Who’s a die-hard hip-hop fan? Everyone enjoys claiming the title. In reality, it’s rare to find the truth behind who can truly be labeled a fan because many so called fans lack the knowledge of hip-hop’s true origin or how it fits into society.
Hip-hop holds history. Enough that there are hundreds, maybe thousands, of books written about this art that emerged and continues to thrive since the early 1970s. Even in its birthplace there’s a grand opening scheduled possibly in 2018 for the country’s first ever hip-hop museum in the Bronx, NY. Now, Hip-hop is more than music that we dance to in our aunt’s basement celebrating birthdays. It’s a way of life.
Hip-hop does not stop at New York. All over the world, it has created a culture that people now eat, breathe, sleep and live by. Over the weekend, Baltimore artists exhibited a piece of what hip-hop consists of to them at the #HipHop4thePeople Cypher: A Mini Hip-Hop Museum fundraiser held at the SAND gallery, formerly known as the Incredible Little Art Gallery.
I attended the cypher expecting it to be like any other I’ve gone to in the art scene. But what made it different this time was majority it’s location, and that the event served a bigger purpose for the creative community.
There has never been any platform in Baltimore created to solely pay homage to hip-hop. In fact, artists in Baltimore often nag about lack of support in the city from their peers. So when there’s a notion that a Mini Hip-Hop Museum is coming to town, local culture fanatics become excited because there is finally a place that will represent their way of living. Not only will we finally have somewhere that will represent the history of hip-hop, but also there will be a place to symbolize hip-hop from a Baltimorean’s perspective.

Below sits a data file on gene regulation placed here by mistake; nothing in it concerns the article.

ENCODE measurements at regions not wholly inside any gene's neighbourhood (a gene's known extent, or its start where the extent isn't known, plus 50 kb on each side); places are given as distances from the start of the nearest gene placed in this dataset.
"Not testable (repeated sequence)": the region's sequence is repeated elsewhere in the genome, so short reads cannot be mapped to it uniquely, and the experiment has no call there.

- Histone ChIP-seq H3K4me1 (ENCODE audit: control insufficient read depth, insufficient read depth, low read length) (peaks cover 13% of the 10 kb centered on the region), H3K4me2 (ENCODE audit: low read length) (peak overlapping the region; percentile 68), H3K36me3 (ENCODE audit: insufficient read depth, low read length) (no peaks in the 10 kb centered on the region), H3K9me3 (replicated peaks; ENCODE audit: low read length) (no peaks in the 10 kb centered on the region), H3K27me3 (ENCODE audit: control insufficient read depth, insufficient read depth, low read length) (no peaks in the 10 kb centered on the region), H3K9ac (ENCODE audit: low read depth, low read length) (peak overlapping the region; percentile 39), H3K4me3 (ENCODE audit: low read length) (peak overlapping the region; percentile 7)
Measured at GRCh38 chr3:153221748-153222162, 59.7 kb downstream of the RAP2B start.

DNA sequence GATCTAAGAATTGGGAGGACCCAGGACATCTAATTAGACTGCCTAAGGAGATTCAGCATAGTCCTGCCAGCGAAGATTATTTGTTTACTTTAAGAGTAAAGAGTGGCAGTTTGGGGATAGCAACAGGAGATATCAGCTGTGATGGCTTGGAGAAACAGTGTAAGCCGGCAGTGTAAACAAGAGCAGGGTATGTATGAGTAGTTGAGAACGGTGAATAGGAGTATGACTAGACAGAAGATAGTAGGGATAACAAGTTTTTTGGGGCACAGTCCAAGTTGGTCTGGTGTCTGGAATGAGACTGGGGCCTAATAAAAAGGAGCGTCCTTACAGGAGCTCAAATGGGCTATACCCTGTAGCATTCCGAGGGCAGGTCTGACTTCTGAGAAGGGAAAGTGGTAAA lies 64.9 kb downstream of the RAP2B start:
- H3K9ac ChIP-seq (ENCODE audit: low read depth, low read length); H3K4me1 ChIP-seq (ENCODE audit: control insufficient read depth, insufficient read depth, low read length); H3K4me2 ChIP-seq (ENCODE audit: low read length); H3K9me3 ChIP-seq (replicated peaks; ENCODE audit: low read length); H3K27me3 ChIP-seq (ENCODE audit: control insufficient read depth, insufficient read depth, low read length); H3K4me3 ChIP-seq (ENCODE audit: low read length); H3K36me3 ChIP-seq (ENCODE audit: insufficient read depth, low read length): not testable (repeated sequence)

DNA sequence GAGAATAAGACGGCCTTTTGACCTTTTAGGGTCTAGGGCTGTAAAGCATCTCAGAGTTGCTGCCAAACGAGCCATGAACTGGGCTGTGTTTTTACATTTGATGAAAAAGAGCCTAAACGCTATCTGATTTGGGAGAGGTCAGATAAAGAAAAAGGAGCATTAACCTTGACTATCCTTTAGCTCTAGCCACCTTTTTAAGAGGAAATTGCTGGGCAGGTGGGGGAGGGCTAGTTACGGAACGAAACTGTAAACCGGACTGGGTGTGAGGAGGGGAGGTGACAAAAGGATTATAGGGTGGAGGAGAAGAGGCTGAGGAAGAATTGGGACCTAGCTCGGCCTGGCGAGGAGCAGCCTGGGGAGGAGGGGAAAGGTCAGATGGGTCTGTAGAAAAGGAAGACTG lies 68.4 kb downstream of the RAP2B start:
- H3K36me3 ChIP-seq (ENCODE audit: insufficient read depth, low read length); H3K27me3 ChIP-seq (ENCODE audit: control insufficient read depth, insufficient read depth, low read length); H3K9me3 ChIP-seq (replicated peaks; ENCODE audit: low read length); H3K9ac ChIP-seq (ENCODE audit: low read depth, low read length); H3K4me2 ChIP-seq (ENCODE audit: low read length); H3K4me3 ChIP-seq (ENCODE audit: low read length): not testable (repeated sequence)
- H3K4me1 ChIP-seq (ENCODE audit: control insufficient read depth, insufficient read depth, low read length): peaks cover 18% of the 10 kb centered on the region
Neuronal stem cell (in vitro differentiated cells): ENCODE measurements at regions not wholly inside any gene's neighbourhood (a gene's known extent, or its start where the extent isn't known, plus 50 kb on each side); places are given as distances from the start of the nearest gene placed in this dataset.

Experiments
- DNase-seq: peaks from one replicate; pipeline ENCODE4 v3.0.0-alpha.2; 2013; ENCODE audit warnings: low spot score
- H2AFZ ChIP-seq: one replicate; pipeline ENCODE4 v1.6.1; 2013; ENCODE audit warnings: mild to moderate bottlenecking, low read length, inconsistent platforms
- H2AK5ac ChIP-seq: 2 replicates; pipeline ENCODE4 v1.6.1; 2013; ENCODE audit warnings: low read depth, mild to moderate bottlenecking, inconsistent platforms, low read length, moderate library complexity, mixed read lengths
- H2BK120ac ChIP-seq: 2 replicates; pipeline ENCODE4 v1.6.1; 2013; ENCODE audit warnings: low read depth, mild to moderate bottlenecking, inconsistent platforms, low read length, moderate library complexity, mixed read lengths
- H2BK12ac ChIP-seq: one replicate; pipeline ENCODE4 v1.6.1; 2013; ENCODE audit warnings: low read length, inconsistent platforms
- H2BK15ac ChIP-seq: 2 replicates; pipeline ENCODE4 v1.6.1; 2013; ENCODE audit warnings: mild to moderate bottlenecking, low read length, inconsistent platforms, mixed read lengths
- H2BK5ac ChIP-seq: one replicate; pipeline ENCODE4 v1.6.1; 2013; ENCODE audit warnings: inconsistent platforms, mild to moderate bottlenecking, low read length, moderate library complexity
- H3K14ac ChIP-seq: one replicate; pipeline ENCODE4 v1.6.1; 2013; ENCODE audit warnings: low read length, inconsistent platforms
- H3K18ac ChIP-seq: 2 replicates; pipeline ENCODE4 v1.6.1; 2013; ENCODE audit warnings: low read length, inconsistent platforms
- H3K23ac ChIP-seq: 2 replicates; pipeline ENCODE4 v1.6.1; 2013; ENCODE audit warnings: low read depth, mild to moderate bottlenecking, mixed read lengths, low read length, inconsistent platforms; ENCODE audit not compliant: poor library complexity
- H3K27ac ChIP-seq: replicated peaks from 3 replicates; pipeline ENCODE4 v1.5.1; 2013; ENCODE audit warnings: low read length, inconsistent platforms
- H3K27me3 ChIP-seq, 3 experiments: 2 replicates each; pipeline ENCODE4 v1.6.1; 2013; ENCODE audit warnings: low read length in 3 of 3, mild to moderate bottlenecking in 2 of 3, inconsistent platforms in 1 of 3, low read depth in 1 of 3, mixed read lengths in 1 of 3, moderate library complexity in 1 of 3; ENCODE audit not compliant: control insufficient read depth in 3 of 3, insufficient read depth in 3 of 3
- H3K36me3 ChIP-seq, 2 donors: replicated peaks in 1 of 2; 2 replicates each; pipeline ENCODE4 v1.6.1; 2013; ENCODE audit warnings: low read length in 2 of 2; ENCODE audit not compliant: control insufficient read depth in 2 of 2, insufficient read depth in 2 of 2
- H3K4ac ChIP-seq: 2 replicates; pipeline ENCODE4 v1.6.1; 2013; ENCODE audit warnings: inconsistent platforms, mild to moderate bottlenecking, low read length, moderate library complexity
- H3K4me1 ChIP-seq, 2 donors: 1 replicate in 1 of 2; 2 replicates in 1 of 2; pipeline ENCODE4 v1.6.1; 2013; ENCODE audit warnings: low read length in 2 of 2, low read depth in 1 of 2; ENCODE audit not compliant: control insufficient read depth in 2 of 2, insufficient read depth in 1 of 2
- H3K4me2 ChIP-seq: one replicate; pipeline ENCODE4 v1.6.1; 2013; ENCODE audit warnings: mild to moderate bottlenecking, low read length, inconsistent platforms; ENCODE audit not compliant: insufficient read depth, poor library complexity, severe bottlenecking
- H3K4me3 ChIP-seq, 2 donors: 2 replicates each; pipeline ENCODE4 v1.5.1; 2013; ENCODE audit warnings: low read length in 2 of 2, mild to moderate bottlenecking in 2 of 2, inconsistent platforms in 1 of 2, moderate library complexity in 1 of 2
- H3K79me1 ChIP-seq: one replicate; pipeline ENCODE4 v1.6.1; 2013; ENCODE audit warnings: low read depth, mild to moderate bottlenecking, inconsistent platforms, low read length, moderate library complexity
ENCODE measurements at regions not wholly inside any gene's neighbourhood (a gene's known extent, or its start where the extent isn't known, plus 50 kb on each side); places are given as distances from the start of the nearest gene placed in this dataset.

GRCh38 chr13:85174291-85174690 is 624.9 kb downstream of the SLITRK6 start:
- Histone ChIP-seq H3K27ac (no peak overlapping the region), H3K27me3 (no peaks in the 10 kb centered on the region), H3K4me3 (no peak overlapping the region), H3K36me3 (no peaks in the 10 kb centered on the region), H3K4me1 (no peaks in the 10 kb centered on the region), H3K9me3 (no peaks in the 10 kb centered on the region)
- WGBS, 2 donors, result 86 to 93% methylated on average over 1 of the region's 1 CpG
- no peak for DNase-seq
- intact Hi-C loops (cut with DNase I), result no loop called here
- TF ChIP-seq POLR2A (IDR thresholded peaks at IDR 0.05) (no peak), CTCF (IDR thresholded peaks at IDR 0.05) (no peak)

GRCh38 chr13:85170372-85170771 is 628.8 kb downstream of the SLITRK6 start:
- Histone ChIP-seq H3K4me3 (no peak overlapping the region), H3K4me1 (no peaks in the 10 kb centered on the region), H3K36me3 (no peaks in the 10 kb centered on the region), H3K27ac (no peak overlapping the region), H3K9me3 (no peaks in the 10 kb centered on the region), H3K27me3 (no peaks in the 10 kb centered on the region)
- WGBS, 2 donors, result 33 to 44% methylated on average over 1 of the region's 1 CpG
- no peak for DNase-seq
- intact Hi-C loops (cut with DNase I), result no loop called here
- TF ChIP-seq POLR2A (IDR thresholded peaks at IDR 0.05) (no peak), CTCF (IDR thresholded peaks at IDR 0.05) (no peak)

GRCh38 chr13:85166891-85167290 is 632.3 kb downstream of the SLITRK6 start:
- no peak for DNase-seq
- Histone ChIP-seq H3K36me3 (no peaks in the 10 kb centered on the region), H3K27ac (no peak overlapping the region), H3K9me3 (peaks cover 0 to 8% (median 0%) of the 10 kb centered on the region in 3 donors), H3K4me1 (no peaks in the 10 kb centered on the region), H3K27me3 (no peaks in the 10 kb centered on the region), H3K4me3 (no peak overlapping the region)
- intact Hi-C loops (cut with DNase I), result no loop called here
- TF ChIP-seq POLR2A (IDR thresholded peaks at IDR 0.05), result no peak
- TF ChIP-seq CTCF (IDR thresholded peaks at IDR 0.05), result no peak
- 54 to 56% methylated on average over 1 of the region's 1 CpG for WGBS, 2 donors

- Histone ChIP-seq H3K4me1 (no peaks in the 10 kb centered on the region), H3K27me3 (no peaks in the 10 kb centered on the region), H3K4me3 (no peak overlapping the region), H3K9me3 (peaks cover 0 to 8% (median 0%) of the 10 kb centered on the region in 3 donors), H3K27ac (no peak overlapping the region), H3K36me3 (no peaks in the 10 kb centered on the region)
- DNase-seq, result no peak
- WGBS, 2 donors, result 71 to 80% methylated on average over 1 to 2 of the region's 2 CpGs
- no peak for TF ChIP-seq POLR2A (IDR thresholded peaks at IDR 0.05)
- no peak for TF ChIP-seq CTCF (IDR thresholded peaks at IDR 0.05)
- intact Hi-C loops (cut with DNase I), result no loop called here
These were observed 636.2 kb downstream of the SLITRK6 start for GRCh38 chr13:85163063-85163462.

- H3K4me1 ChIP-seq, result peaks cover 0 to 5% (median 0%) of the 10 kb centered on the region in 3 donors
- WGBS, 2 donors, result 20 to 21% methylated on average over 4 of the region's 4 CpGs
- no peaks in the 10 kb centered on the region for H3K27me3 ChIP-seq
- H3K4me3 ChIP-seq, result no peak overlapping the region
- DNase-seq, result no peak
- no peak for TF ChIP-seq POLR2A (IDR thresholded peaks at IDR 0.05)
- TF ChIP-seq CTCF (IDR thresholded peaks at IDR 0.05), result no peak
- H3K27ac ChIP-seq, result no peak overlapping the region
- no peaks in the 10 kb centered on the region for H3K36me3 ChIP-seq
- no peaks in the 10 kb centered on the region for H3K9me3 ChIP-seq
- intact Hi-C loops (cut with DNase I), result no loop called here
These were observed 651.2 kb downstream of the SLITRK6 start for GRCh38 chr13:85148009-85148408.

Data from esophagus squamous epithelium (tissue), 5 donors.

#HipHip4thePeople was exactly what it stated to be; for the people emerged in the culture of hip-hop. The atmosphere mimicked what hip-hoppers find familiar in a cypher’s circle. MCs took turns hopping in spitting their most vicious lyrics. Many were caught freestyling and others brought recycled hot 16 bars.
Mini Hip-Hop Museum President and Creative Director Karl Keel, also known as Karlito Freeze, opened the night up as the host and DJ of the event. Event goers were queued in on where donations towards the cypher were being made. Partial proceeds were gifted to hurricane relief for Hurricane Harvey, Irma, and Maria to aid victims in Texas, Florida, and Puerto Rico. Other funding went towards the opening of the Mini Hip-Hop Museum expected to open in early 2018.
The cypher went for an hour and was followed up with another event sponsored by the SAND Gallery, Adult Game Night. To drop a few names of MCs who participated in the evening’s cypher were:
Kontrah Diction , Da’Rious, Donnie Breeze, Ollie Voso, Mobish Rico, and Tony Ray
All rappers are from Baltimore making a name for themselves in the “game.” Hopefully, we will find them on the walls of the Mini Hip-Hop Museum in the future. Thanks, guys, for your contribution to the culture over this weekend. I know I definitely enjoyed it.
See more photos of participants in the gallery below.
When the Mini Hip-Hop Museum opens in Baltimore, what local artist do you expect to be exhibited in its halls? Leave your comments below.
Have you seen photos from the 3rd Annual Madonnari Arts Festival? View awesome chalk work done on the Baltimore street here on Doc’s Castle Media.